NEWS | Dislocating Geopower: section at the European International Studies Association Conference

An interesting looking call for panels, papers and roundtable proposals sent through from Kyle Grayson below:
Dislocating Geopower: New Approaches to Space, Culture, and Violence in World Politics’, a section for the upcoming European International Studies Association Conference in Barcelona (13-16 September 2016): http://www.paneuropeanconference.org/2017/ .
We invite individual paper, panel, and roundtable proposals that address any theme that arises from the call, with a particular openness to work being undertaken outside of the discipline of ‘international relations’. We have commissioned two roundtables and thus have room for up to eight panels (40 papers).
S09: ‘Dislocating Geopower: New Approaches to Space, Culture, and Violence in World Politics’
This interdisciplinary section will bring together leading and emerging scholars who are currently exploring the state of the art at the intersections of space, culture, and violence in world politics. While these intersections have been a long-standing concern in political geography and popular geopolitics, critical international relations has more recently developed a growing interest in how space, culture, and violence are mutually constitutive. While initial concerns focused on representation and inter-textuality to ascertain how space, culture, and violence are implicated in the production of world politics, there are emerging strands of research that assess the materiality of space, culture, and violence to determine how their embodiment may also contribute to practices of geopower. Panels and papers will thus explore the discursive and material connections linking space, culture, and violence through a range of case studies, methodological approaches, and interdisciplinary perspectives.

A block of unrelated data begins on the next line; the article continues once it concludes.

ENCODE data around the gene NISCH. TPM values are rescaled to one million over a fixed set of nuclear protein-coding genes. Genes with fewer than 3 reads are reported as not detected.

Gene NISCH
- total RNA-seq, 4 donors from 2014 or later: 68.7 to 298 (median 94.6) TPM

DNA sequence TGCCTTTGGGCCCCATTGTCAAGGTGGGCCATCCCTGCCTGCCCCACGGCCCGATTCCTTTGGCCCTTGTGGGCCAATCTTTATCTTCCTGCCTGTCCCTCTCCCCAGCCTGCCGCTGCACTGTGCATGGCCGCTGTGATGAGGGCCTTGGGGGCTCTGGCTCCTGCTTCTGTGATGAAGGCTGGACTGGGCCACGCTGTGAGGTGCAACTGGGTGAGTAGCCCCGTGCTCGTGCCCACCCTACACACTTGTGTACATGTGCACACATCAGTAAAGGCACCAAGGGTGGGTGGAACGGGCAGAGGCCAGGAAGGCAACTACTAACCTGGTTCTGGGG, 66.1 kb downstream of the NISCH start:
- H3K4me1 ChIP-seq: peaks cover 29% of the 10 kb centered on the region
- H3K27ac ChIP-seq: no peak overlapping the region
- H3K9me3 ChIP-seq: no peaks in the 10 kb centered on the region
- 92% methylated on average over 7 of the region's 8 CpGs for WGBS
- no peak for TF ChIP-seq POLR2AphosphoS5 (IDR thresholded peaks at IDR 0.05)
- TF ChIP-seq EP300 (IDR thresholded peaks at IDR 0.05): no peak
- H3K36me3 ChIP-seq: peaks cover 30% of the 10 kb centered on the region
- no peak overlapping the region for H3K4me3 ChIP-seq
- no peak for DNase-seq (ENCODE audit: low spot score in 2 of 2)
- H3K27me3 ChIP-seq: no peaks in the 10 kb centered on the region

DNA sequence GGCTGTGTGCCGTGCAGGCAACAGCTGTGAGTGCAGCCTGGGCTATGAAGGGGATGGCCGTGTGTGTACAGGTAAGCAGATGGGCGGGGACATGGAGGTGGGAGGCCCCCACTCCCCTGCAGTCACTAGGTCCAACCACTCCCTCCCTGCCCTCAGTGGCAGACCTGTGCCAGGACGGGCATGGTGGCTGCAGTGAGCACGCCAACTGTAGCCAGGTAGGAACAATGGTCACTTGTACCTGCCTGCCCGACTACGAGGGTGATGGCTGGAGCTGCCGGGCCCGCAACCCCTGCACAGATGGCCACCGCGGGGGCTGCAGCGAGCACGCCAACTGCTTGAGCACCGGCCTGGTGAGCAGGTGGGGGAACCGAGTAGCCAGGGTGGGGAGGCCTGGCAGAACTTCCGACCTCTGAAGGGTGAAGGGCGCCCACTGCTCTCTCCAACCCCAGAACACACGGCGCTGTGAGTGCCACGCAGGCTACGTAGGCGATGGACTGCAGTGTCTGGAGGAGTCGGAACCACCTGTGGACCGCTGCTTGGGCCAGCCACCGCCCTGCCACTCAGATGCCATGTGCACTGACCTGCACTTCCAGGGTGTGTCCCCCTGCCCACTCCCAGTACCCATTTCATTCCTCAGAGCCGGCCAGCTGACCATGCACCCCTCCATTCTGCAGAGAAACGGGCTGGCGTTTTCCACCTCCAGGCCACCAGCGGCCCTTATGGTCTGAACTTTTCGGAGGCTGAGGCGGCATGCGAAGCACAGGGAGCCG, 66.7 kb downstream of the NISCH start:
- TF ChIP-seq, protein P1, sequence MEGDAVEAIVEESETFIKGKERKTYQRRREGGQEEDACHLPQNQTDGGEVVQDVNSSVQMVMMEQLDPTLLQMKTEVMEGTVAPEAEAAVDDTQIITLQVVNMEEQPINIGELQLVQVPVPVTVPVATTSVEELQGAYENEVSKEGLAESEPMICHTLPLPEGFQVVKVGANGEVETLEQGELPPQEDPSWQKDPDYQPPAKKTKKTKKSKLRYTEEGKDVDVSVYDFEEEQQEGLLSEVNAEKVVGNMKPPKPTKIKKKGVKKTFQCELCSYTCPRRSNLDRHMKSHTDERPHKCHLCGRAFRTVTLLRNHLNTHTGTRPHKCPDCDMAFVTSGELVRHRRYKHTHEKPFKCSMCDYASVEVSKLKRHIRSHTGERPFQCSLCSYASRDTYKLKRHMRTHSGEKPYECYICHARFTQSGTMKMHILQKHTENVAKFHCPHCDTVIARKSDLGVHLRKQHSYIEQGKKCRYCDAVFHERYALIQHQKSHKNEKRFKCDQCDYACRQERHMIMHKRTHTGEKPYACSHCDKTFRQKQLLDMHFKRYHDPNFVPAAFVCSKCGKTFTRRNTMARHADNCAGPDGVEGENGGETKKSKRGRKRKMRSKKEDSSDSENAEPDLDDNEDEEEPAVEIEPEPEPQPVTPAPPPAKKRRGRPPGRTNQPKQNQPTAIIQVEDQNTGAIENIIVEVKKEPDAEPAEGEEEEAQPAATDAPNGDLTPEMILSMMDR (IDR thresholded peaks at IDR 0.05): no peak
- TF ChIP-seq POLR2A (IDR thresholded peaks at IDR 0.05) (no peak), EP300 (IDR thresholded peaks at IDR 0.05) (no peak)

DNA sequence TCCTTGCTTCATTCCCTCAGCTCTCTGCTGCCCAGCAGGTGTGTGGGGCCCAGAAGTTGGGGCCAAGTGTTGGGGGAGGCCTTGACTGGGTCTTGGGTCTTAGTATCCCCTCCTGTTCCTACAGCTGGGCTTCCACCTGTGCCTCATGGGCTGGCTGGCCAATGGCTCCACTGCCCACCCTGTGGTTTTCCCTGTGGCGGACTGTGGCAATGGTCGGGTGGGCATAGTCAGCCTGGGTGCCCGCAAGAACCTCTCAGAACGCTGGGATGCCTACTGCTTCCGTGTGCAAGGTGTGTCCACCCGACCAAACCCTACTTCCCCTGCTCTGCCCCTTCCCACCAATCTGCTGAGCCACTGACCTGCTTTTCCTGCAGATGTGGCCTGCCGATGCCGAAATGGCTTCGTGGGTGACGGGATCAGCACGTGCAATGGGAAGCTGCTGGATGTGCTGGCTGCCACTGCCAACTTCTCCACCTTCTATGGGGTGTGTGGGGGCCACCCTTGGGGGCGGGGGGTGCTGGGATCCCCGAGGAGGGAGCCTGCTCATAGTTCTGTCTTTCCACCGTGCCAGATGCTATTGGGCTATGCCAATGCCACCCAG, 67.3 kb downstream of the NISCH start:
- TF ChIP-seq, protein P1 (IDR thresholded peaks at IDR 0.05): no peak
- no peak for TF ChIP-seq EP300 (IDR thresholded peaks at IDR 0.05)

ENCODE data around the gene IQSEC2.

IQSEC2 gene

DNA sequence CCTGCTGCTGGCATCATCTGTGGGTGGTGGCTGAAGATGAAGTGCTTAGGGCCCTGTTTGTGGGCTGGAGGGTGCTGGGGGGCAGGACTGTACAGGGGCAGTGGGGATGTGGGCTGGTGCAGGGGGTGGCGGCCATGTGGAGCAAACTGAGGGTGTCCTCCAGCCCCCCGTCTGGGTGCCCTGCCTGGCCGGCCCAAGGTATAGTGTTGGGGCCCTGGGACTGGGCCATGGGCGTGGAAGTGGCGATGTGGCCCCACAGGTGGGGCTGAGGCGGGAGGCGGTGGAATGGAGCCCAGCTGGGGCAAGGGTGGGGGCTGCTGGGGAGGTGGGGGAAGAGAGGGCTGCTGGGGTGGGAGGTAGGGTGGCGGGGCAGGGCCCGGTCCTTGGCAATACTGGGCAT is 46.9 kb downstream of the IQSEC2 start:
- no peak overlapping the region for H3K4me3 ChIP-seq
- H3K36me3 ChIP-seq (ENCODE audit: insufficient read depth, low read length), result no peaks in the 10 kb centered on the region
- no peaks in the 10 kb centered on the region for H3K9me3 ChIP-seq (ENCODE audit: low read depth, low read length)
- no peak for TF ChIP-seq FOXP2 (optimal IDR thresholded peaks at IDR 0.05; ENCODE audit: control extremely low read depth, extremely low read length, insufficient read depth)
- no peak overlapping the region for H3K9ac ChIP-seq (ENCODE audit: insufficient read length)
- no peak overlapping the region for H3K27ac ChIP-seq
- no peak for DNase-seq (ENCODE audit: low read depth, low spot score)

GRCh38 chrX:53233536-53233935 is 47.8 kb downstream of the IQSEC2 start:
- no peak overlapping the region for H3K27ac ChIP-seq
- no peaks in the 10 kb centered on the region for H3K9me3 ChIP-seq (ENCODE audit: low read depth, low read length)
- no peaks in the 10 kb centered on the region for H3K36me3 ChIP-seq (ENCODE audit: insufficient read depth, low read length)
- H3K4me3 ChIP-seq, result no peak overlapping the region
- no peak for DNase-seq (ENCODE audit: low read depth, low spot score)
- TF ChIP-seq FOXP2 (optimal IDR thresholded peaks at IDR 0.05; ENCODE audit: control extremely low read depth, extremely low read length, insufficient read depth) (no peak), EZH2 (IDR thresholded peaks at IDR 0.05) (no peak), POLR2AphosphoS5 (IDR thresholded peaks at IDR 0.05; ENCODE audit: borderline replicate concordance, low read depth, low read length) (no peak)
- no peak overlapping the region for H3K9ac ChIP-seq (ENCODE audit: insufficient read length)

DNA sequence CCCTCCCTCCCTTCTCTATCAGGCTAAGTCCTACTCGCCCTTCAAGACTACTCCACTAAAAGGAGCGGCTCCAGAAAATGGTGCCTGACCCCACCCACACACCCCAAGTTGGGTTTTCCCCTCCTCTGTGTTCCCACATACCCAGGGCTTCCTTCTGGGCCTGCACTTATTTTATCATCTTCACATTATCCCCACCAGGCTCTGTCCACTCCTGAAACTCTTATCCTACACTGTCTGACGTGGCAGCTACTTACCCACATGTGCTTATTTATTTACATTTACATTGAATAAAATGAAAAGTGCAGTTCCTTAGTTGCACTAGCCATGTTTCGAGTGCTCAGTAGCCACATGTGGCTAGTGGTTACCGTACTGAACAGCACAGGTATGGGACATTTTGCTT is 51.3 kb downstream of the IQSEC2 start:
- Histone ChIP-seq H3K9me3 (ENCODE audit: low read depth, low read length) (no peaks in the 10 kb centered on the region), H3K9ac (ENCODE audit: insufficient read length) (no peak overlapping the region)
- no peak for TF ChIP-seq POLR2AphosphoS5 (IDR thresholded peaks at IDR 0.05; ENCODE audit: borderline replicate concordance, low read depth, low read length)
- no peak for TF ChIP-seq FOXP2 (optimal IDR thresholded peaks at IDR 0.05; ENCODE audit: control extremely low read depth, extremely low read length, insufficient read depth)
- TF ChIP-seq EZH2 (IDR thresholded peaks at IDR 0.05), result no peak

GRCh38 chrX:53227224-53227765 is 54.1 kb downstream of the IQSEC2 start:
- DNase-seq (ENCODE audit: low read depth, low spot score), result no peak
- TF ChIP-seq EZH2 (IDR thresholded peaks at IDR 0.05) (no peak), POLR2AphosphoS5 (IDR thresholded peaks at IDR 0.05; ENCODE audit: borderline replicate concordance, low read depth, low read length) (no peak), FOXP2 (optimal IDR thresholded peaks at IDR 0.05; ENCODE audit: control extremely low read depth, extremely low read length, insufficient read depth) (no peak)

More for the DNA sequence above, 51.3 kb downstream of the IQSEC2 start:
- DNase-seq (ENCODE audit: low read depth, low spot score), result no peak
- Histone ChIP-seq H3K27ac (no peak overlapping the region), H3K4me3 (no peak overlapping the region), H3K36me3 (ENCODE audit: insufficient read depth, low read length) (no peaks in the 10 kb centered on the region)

It is a productive time to explore the connections amongst space, culture, and violence because of the shared interest across international political sociology, critical security studies, political geography, contentious politics, political ethnography, and popular culture and world politics. Each field brings its own set of questions in relation to how space, culture, and violence matter, when they matter, where they matter, to whom they matter, and how to best capture their myriad connections. Thus, this section will encourage interdisciplinary dialogues across fields and approaches for the purposes of advancing understandings of geopower in world politics.
The deadline for the submission of proposals is 10 February, 2017.

 

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